All used auto sales should include a detailed vehicle history report, but do you know how to read one when you get it?
AutoCheck reports have become one of the most popular options for reports on used cars thanks to their ability to effectively track even the most elusive auction cars.
Visit your dealership’s website to find out if they have AutoCheck reports readily available. On DriveTime’s website, you’ll discover easy access to an AutoCheck report for every single car. For instance, a listing for a 2007 Audi A4 Quattro brings up this report. Take a minute to examine this report, and then we’ll walk through the details that are included.
Right away, you’ll find that all of the basic information about the car is readily accessible. In this case, you can immediately see that this car is six years old, has already had two owners, and is in the “Upscale – Near Luxury” class. Now, none of this information may seem surprising to you, but this is your chance to familiarize yourself with the basic facts about this car. Plus, it’s important to make sure that all of these facts line up with the car that you’re considering buying!
The top section of the report also includes a handy summary of the different sections of the report. You can already see that this Audi has in fact been in one accident, but there are no reported issues with the odometer or title.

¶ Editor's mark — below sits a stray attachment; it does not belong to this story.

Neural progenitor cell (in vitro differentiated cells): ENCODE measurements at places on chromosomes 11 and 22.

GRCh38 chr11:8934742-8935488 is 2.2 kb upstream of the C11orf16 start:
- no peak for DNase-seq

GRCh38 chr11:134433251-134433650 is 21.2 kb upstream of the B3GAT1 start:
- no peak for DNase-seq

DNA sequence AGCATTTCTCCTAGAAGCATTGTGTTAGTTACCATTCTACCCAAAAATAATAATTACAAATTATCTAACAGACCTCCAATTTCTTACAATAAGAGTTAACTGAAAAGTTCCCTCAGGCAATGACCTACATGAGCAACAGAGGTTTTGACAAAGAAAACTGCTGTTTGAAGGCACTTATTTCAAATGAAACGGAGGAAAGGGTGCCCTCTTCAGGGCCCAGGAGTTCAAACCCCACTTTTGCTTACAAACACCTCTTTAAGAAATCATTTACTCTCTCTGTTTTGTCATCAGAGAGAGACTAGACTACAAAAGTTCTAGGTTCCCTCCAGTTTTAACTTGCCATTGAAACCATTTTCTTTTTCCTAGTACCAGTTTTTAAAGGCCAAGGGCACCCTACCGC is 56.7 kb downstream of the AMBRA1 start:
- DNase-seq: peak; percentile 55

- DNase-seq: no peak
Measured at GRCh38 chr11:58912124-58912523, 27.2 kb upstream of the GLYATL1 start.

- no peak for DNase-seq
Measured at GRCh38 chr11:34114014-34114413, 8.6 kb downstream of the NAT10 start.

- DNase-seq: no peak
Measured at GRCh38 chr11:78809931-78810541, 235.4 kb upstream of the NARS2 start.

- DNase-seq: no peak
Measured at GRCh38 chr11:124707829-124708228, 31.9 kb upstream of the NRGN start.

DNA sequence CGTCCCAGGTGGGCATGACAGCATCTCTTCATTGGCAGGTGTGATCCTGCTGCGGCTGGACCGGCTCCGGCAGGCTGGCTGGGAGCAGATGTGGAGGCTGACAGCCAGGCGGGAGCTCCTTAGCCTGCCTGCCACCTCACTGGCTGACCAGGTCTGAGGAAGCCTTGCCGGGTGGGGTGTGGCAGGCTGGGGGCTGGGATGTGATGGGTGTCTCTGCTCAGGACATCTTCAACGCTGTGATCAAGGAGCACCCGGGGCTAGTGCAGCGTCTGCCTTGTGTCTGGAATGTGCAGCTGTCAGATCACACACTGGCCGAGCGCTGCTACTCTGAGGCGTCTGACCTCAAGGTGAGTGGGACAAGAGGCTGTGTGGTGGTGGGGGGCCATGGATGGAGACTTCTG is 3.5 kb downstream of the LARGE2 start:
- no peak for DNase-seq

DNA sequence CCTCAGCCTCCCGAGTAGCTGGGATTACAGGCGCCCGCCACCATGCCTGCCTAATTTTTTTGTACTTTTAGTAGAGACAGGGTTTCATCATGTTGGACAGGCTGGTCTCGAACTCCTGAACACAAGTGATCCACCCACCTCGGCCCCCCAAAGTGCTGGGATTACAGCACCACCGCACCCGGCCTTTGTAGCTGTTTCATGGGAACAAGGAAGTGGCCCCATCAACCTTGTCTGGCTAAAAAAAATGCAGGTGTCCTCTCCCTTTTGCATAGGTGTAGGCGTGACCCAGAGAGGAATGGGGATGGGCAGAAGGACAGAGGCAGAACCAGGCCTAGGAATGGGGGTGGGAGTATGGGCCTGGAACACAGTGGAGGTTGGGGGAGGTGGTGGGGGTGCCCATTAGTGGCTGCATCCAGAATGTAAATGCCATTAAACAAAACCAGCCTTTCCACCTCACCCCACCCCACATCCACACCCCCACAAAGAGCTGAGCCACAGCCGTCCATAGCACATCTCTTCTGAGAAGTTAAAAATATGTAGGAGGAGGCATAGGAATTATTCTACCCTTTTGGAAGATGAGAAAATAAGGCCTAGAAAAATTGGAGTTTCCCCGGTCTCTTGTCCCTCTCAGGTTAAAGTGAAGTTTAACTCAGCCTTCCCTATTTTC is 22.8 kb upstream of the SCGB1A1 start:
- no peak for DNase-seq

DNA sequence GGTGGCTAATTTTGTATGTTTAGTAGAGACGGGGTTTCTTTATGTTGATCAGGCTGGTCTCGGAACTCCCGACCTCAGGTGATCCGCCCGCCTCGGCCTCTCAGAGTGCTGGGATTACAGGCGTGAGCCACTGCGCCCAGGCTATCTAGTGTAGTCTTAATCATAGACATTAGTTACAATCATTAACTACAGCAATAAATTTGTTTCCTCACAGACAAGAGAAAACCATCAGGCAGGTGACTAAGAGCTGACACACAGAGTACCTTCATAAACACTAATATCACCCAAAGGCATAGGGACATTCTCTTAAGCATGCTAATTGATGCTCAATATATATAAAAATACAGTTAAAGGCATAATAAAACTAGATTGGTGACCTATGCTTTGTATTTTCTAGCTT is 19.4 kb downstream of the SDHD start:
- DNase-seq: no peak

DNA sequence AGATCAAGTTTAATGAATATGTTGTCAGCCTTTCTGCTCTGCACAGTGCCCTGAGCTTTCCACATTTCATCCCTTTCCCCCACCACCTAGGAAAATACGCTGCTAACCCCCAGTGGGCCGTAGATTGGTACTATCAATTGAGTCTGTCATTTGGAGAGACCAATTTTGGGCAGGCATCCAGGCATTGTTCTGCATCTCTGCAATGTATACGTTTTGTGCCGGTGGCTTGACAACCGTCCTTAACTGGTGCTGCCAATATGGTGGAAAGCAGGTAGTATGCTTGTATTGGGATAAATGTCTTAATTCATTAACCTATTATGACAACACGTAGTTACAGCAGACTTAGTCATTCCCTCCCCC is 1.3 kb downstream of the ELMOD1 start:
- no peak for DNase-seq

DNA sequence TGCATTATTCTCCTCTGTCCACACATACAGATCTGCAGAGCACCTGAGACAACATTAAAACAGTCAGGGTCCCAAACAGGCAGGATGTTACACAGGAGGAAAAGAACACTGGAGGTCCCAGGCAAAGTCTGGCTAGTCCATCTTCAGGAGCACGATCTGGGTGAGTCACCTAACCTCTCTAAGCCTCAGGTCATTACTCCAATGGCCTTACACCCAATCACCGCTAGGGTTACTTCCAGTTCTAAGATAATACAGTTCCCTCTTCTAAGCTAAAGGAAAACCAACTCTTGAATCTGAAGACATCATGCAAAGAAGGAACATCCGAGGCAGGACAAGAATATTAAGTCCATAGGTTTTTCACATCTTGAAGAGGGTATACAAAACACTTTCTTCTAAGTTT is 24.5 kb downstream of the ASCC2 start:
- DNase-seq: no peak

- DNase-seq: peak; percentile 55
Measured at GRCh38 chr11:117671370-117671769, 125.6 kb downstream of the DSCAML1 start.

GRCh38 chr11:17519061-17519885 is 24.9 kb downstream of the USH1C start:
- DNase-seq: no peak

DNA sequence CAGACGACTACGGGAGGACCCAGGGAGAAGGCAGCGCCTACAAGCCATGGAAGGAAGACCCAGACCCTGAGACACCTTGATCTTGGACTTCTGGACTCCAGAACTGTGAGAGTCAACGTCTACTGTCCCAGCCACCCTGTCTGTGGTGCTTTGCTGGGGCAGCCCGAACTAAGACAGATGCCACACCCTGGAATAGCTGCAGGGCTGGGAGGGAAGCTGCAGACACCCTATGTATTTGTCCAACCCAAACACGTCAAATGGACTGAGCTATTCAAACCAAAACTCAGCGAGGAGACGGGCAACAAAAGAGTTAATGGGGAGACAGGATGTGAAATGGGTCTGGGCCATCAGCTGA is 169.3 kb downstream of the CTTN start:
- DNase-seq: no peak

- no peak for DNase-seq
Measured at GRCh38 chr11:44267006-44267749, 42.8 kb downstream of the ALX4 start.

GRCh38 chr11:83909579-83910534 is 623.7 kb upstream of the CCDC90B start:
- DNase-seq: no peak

The AutoCheck Score
The AutoCheck Score can be one of the most confusing elements of the report since it is not explicitly explained on the actual report. Essentially, this is an overall score based on a scale of 1 to 100. The score takes into account a wide variety of factors, such as age, mileage, the number of previous owners, the vehicle class, and accidents. In the case of the Audi, a score of 91 (out of 100) reflects the fact that the car is in great condition.
Comparison vehicle score is enormously useful in determining whether or not the vehicle rating is a positive thing or not. In many cases, you may think that a certain vehicle has a low score, but if the comparison score is even lower, that vehicle is actually performing better than similar options.
As you scroll through the rest of the report, you should be looking for lots of green check marks. The blue “i” indicates that a report of some sort has been filed, which is usually a warning that there could be a problem. Of course, in many cases, these reports are mostly for your own information. For example, the report on the Audi informs you that the vehicle has some history of being used as a part of fleet or leasing business.
In the case of this report, there aren’t many problems to worry about. However, many reports from used auto sales will alert you to a variety of issues, including water or fire damage, odometer problems, or the use of recycled parts.
The bottom line is that this AutoCheck report allows you to be forewarned of any problem areas so that you can make an informed decision about specific used auto sales. This is your chance to make sure your potential new car is going to be reliable and safe!
Do you always pull a CarFax or AutoCheck report before you buy a vehicle?